The University Record, November 13, 1995

Weitzman to give Woytinsky Lecture

Martin L. Weitzman of Harvard University's Department of Economics will deliver the Woytinsky Lecture at 4 p.m. Friday (Nov. 17) in Room 201, Lorch Hall.

Weitzman, who uses learning from recombinant genetics literature to illuminate recent inquiries into the sources of economic growth, will present his paper "Recombinant Growth."

Weitzman, who also has served on the faculty at the Massachusetts Institute of Technology and Yale University, is a leading theorist in the area of environmental and natural resources economics, and comparative systems. In his best-selling book The Share Economy (1984), he proposed a simple but novel approach to reducing business cycle unemployment through a form of profit-sharing with employees.

His recent work has bridged the natural sciences and economics, including application of biogenetics and graph theory to the economics of species diversity.

Born in Russia in 1885, Wladimir Savelievich Woytinsky was active in the underground movement against the Tsar and was exiled to Siberia in 1908. During his exile, he wrote economic and political tracts and explored an uncharted Siberian river. He was a part of Lenin's inner circle but escaped to Georgia, and later Germany, when Lenin turned against him. While in Germany, he wrote a number of books, including an economics book titled The United States of Europe.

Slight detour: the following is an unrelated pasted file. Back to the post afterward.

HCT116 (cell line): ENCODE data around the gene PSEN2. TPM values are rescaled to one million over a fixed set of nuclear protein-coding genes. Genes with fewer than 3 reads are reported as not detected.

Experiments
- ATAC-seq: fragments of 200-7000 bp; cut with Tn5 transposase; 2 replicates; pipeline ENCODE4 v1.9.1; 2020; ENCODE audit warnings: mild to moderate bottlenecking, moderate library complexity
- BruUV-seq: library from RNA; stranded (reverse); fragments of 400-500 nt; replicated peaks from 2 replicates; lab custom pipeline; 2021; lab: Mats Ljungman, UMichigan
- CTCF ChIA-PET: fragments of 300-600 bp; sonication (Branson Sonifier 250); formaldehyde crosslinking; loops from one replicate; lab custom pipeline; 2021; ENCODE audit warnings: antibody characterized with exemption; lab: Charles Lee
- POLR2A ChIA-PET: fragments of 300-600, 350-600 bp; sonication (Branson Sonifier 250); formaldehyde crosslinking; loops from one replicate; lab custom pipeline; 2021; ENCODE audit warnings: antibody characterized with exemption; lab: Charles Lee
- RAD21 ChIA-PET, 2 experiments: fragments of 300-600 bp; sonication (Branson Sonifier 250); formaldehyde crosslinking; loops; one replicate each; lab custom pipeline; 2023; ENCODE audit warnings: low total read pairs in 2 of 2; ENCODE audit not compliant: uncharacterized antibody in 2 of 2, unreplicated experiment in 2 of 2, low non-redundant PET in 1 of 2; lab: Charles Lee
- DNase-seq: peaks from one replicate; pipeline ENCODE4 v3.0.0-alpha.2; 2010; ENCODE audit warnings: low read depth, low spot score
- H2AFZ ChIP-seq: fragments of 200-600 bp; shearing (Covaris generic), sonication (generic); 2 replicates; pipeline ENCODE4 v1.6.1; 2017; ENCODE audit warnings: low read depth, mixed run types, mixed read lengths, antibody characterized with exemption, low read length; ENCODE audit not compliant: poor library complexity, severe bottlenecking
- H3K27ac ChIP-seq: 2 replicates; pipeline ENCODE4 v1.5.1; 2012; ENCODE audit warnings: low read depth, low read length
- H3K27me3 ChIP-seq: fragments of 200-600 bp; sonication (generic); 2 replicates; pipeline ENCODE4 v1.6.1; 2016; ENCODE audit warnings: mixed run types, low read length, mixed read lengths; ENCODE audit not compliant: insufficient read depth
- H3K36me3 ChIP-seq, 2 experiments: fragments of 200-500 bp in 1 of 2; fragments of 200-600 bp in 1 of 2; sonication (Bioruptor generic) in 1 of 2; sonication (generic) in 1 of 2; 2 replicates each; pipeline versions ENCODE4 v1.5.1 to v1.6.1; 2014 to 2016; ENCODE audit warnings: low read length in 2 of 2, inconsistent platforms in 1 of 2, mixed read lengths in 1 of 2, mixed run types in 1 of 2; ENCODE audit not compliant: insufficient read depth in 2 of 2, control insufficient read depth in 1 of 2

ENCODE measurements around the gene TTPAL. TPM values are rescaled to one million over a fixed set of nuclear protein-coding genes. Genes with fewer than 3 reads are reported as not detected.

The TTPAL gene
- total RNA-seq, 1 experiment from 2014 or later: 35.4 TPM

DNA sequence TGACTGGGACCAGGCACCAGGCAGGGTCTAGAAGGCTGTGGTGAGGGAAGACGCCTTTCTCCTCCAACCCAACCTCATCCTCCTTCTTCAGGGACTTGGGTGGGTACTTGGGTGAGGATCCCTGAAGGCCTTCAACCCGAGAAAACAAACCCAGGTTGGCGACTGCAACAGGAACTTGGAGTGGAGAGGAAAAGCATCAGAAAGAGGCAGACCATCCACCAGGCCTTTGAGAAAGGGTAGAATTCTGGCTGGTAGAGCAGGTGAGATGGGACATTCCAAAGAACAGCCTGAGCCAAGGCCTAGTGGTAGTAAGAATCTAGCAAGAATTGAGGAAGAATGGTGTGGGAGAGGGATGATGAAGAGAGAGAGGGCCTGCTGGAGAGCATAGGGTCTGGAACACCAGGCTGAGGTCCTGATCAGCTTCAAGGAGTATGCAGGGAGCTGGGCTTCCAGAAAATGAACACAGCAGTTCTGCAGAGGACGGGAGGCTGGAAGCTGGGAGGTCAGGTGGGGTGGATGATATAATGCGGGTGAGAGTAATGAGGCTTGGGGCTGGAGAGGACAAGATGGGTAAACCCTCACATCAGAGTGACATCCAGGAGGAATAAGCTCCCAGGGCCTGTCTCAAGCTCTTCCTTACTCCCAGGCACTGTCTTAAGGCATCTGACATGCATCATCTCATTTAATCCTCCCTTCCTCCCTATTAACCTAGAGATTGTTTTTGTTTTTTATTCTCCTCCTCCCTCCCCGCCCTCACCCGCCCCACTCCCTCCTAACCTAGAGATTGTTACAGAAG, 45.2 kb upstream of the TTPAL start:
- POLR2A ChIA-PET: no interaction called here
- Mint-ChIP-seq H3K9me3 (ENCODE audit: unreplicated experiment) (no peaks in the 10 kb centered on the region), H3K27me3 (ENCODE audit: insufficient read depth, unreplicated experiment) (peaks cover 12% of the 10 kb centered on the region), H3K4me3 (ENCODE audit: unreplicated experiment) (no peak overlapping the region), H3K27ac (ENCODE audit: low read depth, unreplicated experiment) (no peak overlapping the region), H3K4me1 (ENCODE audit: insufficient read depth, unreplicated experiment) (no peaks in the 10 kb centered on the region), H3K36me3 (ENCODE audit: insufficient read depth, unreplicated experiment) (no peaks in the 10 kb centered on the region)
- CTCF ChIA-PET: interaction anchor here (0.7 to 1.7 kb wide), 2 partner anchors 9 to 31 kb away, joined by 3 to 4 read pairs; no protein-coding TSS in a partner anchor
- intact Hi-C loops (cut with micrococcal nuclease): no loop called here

After emigrating with his wife, Emma, to the United States in 1933, he became one of the architects of the Social Security system and was the principal economist of the Social Security Board, where he served until 1947. He wrote two books with his wife, World Population and Production (1953) and World Commerce and Government (1955). His autobiography, Stormy Passage, was published in 1961.

The Woytinsky Award, created by his wife in 1964, honors his lifetime of creativity and ethical activism.

For more information, call the Department of Economics, 764-2355.